How has web archiving affected your students personally and socially?

Mr. Bogush said the web archiving program has given his students a sense of pride and a higher level of self-esteem. His students relish the fact that “this is something for the country … much bigger than just their locale.” Mr. Bogush also made a candid observation about how different the web archiving program is from traditional school work. “We mostly give kids ‘fake assignments’—things that will be given a grade and then go into the garbage. For the first time, students are being asked to be a part of something that is permanent. ”

How have you benefited from the program as an educator?

“I include more primary sources in the units I’ve taught,” Mr. Bogush mentioned. Web archiving has also made Mr. Bogush consider historical perspectives and biases more. It has made him more aware of his responsibility to document his perspective of the world. “For the last five years, I’ve been … keeping a record of what is going on in our school,” he said. He takes his camera everywhere, snapping images and categorizing photos. He and his students have even made videos documenting events that have happened in the school. “We realize we are historians, not just participants.”

What was it like for the Library of Congress to interview you and your students a few years ago?

“Awesome! It wasn’t as big as a Hollywood film, but for the kids, it was Hollywood to them.”

Want to see collections from Moran Middle School? I thought you would! Follow these links:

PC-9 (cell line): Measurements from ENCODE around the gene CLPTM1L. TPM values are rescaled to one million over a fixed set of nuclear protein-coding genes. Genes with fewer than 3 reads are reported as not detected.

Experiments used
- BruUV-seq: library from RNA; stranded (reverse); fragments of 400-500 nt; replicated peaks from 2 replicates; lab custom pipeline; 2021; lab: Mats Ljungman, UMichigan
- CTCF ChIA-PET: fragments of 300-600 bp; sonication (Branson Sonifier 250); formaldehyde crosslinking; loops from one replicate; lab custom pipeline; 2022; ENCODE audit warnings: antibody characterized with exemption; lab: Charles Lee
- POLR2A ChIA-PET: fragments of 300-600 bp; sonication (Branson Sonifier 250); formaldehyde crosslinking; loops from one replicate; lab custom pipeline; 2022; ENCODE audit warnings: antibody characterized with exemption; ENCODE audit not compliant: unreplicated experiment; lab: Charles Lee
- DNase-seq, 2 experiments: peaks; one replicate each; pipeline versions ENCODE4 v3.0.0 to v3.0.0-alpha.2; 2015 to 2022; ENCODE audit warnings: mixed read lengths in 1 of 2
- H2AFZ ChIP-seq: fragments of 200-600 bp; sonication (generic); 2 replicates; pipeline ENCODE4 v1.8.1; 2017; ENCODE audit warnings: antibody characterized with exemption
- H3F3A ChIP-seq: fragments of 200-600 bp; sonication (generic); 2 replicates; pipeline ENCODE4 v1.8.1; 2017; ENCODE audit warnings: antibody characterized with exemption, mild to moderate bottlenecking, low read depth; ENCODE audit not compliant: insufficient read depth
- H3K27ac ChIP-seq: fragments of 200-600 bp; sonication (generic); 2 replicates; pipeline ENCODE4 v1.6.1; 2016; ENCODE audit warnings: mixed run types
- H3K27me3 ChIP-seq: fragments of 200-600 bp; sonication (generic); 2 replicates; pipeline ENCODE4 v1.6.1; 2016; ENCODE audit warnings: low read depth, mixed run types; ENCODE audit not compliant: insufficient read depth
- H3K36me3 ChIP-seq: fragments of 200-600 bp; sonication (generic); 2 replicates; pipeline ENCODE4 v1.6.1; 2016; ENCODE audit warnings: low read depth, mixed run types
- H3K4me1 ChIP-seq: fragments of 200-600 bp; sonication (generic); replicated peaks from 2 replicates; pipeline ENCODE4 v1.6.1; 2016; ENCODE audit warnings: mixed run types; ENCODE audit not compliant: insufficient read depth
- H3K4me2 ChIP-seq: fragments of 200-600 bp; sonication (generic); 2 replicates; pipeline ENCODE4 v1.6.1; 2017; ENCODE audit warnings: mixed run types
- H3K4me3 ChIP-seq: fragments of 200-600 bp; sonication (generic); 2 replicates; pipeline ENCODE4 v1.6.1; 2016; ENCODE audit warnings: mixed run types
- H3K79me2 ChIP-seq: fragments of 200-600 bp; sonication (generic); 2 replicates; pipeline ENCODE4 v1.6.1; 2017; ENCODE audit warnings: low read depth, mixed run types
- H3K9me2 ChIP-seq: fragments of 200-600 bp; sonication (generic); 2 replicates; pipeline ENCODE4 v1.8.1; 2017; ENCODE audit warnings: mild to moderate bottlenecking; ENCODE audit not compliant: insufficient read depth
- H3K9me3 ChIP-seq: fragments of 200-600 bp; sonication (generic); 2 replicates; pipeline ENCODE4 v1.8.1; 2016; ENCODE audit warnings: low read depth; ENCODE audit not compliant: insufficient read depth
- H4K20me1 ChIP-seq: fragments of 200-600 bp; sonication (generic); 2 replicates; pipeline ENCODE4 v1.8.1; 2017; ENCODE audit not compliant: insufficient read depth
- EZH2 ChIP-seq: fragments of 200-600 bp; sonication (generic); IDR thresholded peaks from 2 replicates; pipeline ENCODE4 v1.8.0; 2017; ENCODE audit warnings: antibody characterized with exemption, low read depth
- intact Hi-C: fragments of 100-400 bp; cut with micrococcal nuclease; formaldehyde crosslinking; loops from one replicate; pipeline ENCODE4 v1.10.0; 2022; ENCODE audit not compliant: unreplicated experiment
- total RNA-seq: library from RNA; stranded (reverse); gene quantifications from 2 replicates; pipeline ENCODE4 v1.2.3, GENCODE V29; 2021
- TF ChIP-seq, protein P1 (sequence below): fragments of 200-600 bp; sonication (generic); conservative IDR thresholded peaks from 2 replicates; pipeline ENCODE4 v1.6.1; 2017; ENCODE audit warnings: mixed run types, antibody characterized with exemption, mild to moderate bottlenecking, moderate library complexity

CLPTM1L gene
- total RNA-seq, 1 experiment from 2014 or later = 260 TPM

Brain food! #NomNom

Last week, I had the distinct pleasure of traveling to the University of Maryland—College Park for the 2015 Archival Education and Research Institute (AERI) (

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For those of you who’ve never heard of such a thing, AERI is basically one huge brain feast for archival scholars and educators around the world! For the last seven years, the best of the best archival researchers, writers, scholars, doctoral students (and a few fortunate master’s students like myself!) have gathered together for one week during the summer to present research, exchange ideas, agree, disagree, and most importantly, forge a community of scholars dedicated to strengthening archival research and education. This was my second year attending the Institute. This year, however, I came to the conference with K-12 web archiving heavy on the brain. All week, I challenged myself to find nuggets of theory that would frame K-12 web archiving in ways I’d never considered before. Here are just a few of the “nuggets” I gathered:

Food for thought…

Elizabeth Yakel, University Michigan School of Information, “Research Ecosystems and Archival Research”

At one point during her keynote lecture, Dr. Yakel posed the question, “How can research become a part of students’ university experience—can archival research play a role?”

My thoughts: This question makes me think about the larger, general idea of archives in primary, secondary, and higher education. I know I’ve been focusing on the K-12 Web Archiving Program this summer, but incorporating archives into education doesn’t have to be through web archiving, and it doesn’t have to be in a K-12 environment. Archives can support a wide range of activities that students engage in on a regular basis, particularly, research. In fact, I recently obtained a book entitled Past or Portal?: Enhancing Undergraduate Learning through Special Collections and Archives edited by Eleanor Mitchell, Peggy Seiden, and Suzy Taraba. This book provides forty-seven examples of undergraduate programs that involve students with archives and archival research. While it’s neither necessary nor plausible for every implementation of archives to look the same in all student environments, I think it’s important to constantly study, build off of, adapt, improve, and redefine the various methods archivists and educators are using to support student learning through an archival lens.

Carolyn Hank, University of Tennessee, Knoxville, “Break-up Letters and the Cold Shoulder from Blogademia”